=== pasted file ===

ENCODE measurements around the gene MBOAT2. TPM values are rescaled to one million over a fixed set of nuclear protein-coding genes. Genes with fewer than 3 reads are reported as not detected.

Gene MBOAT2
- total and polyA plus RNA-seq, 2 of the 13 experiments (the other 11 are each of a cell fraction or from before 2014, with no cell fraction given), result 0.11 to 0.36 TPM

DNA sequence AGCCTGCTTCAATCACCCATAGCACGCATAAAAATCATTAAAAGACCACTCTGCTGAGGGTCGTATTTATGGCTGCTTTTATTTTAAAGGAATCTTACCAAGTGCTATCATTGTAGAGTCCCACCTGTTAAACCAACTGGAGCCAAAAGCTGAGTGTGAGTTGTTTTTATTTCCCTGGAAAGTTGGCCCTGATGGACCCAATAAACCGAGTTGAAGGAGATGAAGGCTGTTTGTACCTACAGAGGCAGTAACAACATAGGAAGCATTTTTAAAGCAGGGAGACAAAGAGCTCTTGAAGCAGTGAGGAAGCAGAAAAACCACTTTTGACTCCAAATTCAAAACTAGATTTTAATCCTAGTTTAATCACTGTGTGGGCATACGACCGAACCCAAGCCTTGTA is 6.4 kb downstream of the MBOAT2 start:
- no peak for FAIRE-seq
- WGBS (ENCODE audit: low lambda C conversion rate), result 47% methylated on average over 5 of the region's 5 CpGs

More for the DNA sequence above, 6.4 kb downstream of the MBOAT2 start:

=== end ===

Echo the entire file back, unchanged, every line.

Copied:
ENCODE measurements around the gene MBOAT2. TPM values are rescaled to one million over a fixed set of nuclear protein-coding genes. Genes with fewer than 3 reads are reported as not detected.

Gene MBOAT2
- total and polyA plus RNA-seq, 2 of the 13 experiments (the other 11 are each of a cell fraction or from before 2014, with no cell fraction given), result 0.11 to 0.36 TPM

DNA sequence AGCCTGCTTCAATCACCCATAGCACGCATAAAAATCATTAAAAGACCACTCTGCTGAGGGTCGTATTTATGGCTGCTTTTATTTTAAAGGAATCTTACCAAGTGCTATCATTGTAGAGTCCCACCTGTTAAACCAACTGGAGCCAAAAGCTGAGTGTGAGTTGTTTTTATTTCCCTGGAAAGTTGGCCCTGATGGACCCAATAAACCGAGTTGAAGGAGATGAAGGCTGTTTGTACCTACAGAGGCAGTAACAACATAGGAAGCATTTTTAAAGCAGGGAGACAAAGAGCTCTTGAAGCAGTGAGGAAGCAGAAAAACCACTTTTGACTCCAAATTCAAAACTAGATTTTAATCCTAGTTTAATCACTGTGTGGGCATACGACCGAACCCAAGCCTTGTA is 6.4 kb downstream of the MBOAT2 start:
- no peak for FAIRE-seq
- WGBS (ENCODE audit: low lambda C conversion rate), result 47% methylated on average over 5 of the region's 5 CpGs

More for the DNA sequence above, 6.4 kb downstream of the MBOAT2 start: